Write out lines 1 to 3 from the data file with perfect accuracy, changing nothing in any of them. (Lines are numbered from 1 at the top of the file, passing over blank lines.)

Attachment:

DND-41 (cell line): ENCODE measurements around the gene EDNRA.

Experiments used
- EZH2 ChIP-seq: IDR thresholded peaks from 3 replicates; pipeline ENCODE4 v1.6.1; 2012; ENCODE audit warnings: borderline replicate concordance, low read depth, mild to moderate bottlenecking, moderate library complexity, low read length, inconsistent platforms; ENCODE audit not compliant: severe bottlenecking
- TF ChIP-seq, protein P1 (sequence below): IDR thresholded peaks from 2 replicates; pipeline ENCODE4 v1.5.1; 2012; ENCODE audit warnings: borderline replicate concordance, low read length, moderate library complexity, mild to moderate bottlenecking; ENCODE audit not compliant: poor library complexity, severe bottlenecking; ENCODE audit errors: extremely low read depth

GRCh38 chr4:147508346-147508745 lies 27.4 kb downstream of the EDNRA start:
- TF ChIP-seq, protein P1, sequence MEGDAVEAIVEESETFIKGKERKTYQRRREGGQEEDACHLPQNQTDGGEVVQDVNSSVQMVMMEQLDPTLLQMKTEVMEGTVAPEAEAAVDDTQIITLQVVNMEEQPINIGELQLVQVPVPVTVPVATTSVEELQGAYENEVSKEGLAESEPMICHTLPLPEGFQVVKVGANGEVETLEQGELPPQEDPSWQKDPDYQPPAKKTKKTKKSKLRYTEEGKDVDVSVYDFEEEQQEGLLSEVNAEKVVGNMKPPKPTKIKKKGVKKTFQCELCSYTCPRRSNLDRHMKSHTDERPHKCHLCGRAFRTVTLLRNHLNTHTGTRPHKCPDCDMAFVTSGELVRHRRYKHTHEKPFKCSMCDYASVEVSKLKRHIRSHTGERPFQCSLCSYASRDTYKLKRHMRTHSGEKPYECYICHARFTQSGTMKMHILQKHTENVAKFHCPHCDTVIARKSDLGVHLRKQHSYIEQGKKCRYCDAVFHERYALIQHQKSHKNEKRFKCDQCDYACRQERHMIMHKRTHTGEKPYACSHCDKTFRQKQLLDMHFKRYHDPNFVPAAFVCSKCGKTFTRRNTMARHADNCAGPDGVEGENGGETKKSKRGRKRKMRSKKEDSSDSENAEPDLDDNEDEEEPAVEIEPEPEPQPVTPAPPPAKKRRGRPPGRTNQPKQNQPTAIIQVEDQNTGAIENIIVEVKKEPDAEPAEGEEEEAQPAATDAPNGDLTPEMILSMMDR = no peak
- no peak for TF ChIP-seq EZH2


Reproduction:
DND-41 (cell line): ENCODE measurements around the gene EDNRA.

Experiments used
- EZH2 ChIP-seq: IDR thresholded peaks from 3 replicates; pipeline ENCODE4 v1.6.1; 2012; ENCODE audit warnings: borderline replicate concordance, low read depth, mild to moderate bottlenecking, moderate library complexity, low read length, inconsistent platforms; ENCODE audit not compliant: severe bottlenecking